What Is Hospice Care?
Hospice care is a type of health care provided to patients in the final stages of life. After receiving treatment for an aggressive cancer like mesothelioma, many patients choose to forego further rigorous therapies and opt to focus on improving their quality of life. Hospice care focuses on accepting death and helping patients and families prepare for end-of-life decisions.
The goals of hospice for mesothelioma patients are to alleviate as many painful symptoms as possible while managing the mental, emotional, social, and spiritual problems associated dying. Hospice workers are trained to handle these situations and support patients and their families by providing a continuous sense of dignity throughout care.
However, hospice care does not mean that a patient has given up hope on living. Instead, it means he or she has decided to concentrate on the value of their remaining time.
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What Services Are Included in Hospice Care?
Generally, hospice professionals include nurses, nursing assistants, social workers, counselors, some doctors, spiritual advisors, and/or volunteers. Services provided by medical specialists include:
- Art or music therapy
- Chaplains and spiritual support
- Counseling and grief therapy
- Home care equipment (such as hospital beds or oxygen)
- Home health aides
- In-home nurse visits
- Medication to treat symptoms
- Nutrition therapy
- Physical therapy
- Short-term inpatient care
- Social work
- Volunteers to help caregivers
Depending on the location of your hospice therapy (such as, in your home or at an in-patient facility), you may be given round-the-clock, 24-7 care or visited by a member of the hospice team on a regular, as-needed basis.
When Should Patients Begin Hospice Care?
When a person’s cancer has progressed past the ability of current therapies to cure or control malignant tumors, your doctor may recommend hospice care. An individual and their family can choose to end treatment at any time and enter hospice. Likewise, patients may leave hospice at any time to resume active cancer treatment.
Yet, most major insurance plans (including Medicare and Medicaid) require a letter from a doctor stating a patient is likely to pass in six months or less. Subsequently, many people believe that you must wait until that time to enter hospice. However, studies show that entering hospice sooner gives patients more quality time remaining to spend with loved ones and also to process their grief.
Are Hospice Care and Palliative Care the Same?
While palliative care (i.e., treatment with the goal of alleviating painful symptoms) is one aspect of hospice care, hospice includes an array of other therapies. In addition to palliative care, hospice may include spiritual guidance, legal advisement, mental health support, and more.
Palliative care can be used at any time during normal treatment for cancer, whereas hospice is the last step of cancer treatment. Also, curative treatments like chemotherapy and immunotherapy do not continue during hospice.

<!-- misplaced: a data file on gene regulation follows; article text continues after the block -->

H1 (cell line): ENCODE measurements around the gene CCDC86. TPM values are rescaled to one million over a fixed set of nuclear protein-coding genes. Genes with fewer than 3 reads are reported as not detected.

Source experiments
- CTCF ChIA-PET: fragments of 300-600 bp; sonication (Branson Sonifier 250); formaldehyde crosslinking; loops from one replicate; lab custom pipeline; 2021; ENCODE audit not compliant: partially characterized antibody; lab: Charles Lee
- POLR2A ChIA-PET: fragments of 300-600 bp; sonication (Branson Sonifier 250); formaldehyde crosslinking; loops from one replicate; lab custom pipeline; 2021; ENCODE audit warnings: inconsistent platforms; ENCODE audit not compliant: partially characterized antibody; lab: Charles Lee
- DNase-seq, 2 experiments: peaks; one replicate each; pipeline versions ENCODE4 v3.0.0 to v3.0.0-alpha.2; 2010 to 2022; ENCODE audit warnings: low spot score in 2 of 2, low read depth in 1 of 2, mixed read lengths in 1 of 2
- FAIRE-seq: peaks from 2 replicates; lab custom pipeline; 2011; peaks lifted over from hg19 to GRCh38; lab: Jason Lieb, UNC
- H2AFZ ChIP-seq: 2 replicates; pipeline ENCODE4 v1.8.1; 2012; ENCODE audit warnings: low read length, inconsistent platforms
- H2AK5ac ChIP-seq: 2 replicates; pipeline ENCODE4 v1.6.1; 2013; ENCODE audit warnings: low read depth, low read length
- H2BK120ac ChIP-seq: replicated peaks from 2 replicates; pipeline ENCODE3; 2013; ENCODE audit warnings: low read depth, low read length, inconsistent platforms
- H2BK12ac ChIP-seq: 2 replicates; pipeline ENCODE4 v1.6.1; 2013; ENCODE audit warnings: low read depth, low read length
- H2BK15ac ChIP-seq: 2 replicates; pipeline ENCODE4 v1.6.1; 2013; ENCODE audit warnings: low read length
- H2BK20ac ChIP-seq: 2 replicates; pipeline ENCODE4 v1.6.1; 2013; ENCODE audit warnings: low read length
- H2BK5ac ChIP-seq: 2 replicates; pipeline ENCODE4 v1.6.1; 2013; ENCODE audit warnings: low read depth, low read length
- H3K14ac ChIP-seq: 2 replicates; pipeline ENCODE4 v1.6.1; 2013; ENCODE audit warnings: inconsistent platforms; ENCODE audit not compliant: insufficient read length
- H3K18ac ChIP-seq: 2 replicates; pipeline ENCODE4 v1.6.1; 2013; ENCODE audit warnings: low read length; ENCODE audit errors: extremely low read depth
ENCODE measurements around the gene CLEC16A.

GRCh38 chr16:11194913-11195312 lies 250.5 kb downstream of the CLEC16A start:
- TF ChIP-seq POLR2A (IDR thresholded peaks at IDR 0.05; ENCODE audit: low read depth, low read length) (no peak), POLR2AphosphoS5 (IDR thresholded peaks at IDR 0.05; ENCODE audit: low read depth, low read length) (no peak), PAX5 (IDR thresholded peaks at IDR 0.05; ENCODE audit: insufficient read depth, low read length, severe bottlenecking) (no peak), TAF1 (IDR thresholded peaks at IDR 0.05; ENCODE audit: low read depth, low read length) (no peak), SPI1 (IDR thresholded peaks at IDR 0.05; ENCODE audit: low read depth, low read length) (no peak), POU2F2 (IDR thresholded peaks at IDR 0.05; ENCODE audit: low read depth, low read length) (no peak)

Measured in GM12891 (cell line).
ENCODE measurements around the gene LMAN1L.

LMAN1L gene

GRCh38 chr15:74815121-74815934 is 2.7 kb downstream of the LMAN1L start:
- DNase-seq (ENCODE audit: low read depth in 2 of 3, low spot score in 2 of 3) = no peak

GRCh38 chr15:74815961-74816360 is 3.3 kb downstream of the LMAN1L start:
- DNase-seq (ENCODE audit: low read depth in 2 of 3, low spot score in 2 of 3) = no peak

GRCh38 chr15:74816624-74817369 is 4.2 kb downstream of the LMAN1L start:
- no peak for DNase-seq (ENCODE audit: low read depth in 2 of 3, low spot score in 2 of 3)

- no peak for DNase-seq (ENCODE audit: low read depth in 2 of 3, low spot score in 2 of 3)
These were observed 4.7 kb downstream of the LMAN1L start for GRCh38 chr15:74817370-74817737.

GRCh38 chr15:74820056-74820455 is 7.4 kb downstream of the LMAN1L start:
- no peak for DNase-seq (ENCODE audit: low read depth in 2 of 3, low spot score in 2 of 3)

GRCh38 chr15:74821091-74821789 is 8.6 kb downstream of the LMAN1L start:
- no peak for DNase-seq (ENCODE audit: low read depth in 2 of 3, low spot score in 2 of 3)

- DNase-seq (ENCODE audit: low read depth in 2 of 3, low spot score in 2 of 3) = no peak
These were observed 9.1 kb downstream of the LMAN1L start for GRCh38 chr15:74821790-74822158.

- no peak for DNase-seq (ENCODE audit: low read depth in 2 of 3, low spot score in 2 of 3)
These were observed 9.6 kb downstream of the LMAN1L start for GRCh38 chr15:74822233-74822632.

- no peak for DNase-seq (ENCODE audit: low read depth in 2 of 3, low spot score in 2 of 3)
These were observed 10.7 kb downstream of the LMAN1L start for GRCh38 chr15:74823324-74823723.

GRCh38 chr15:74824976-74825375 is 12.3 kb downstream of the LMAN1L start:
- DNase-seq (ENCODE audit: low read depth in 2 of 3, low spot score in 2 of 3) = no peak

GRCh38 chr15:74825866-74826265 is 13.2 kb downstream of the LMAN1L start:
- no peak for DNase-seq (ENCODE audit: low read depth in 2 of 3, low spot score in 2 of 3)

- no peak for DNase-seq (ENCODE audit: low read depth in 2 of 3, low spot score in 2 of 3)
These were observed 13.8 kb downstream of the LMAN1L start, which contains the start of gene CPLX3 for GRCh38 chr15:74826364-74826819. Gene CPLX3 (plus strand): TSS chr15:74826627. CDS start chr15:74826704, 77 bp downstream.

Patients may receive either (or both) palliative and hospice care for as long as they are eligible through their insurance and okayed by a doctor.
Who Can Receive Hospice Care?
Anyone in the final stages of treatment for a terminal illness is potentially eligible to enter hospice care. First, your healthcare provider must believe there are fewer than 6 months remaining in your prognosis. Then, your doctor may suggest hospice (along with a formal letter to provide to your insurance plan). Most health insurance providers (including Medicare and Medicaid) require this letter to verify your doctor’s prescribed health plan.
As your treatment shifts from attempting to control or cure tumors and mesotheliomas to relieving pain, you may regain the freedom to focus on aspects of your life outside of cancer treatment. This is the primary aim of all hospice care.
FAQ About Hospice Care
- How often will I receive hospice care? The frequency of visits from your hospice team will depend on your specific health needs. Some patients require oxygen and intravenously delivered pain medication (like morphine through an IV) to manage symptoms, while others may get by with prescription medication.
- If my cancer gets better, can I leave hospice and go back to normal treatment? Yes. Though unlikely, if your condition improves, your doctor may suggest returning to curative forms of treatment. You can also decide to leave hospice care at any time and resume traditional cancer therapies.
- Where can I enter hospice care? Typically, hospice services are available at assisted living facilities, nursing homes, hospice facilities, hospitals, and even in your own home.
- How do I pay for hospice services? Private insurance health plans may be used to pay for services, depending on your plan. Also, for those who are eligible, VA medical benefits, Medicare, and Medicaid may be used to pay for hospice care.
- Can I still go to cancer-curing treatments during hospice? No. Entering hospice care means that only symptom relief treatments will be provided – in terms of medical care. Other elements of hospice include treatment for psychological, emotional, legal, and financial stresses.
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The organizations below can provide patients and their families who are considering hospice care with more information as well as support.
- Center to Advance Palliative Care
- Education in Palliative and End-of-Life Care
- Hospice Foundation of America
- National Association for Home Care & Hospice
- Phone: 202-547-7424
- Website: https://www.nahc.org/
- National Hospice and Palliative Care Organization
- Veterans Affairs Home Health Services and Hospice Care
- Phone: 800-698-2411
- Website: https://www.va.gov/COMMUNITYCARE/programs/veterans/Home-Hospice-care.asp
- Visiting Nurse Associations of America